ISTE Standards for Administrators 3: Educational administrators promote an environment of professional learning and innovation that empowers educators to enhance student learning through the infusion of contemporary technologies and digital resources.
Using technology in the classroom is no longer a novelty. Students worldwide routinely use digital applications as part of their learning experiences. However, it is crucial to recognize that technology is only a tool. It is how we employ it that permits truly exceptional learning experiences to happen.
If you are an administrator who wants to promote the effective use of technology in your school or district, you must provide valuable and ongoing training in not only how to use the tools, but how to implement them effectively into the curriculum. The instructional content — the subject matter, skills and understanding the students are expected to learn from the lesson — should be the teachers' top priority. Once they have defined the educational material , they can determine the best i nstructional approach and technologies for helping students learn that content.
What's the administrator's role in all this? To provide effective training and support, a progressive administrator must stay abreast of educational research and emerging trends in the effective use of technology. A recent trend that's showing promise in the research is using the Substitution, Augmentation, Modification and Redefinition (SAMR) model developed by Ruben Puentedura in 2010. This framework describes the level of technology integration within an activity. Substitution, the lowest level, refers to using technology in a simple way to achieve the same results as traditional teaching activities without technology. At the other end of the continuum, redefinition describes activities where technology enhances student learning in ways that would not be possible without the use of that technology.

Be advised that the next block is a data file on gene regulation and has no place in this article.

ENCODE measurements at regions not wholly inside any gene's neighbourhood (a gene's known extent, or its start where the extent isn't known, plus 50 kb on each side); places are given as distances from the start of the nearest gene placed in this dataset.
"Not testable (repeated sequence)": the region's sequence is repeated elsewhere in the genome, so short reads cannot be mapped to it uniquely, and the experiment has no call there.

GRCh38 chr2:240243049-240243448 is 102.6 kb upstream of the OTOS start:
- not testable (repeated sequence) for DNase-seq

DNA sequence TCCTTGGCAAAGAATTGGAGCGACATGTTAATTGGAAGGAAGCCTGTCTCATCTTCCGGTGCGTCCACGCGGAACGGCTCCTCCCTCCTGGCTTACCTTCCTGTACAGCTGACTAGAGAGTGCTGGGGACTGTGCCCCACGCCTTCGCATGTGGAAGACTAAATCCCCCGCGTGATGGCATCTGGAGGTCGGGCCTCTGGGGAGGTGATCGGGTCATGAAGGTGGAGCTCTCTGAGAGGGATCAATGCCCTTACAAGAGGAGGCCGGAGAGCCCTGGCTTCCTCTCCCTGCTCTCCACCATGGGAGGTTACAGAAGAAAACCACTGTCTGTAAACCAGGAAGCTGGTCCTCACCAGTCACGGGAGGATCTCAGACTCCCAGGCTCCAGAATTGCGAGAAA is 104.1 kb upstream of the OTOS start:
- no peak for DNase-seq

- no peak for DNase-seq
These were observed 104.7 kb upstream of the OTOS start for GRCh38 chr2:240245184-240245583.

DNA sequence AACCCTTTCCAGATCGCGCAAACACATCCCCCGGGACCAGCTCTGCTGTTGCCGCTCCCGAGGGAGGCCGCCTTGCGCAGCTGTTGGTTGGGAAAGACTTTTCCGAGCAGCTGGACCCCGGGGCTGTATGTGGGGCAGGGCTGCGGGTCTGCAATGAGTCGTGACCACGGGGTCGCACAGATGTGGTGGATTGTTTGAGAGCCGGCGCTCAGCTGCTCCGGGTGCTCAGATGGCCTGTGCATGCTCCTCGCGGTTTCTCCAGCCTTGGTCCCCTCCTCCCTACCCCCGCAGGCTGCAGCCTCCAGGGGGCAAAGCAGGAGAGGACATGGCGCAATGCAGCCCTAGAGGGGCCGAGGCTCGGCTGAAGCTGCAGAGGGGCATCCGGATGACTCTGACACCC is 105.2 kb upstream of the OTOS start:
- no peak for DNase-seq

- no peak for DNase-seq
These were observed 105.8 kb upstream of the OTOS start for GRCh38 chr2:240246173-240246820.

The table below describes three approaches to ISTE Standard-A 3. While these examples refer to school principals, they could apply to administrators at any level.
Standard 3: Excellence in professional practice
Educational administrators promote an environment of professional learning and innovation that empowers educators to enhance student learning through the infusion of contemporary technologies and digital resources.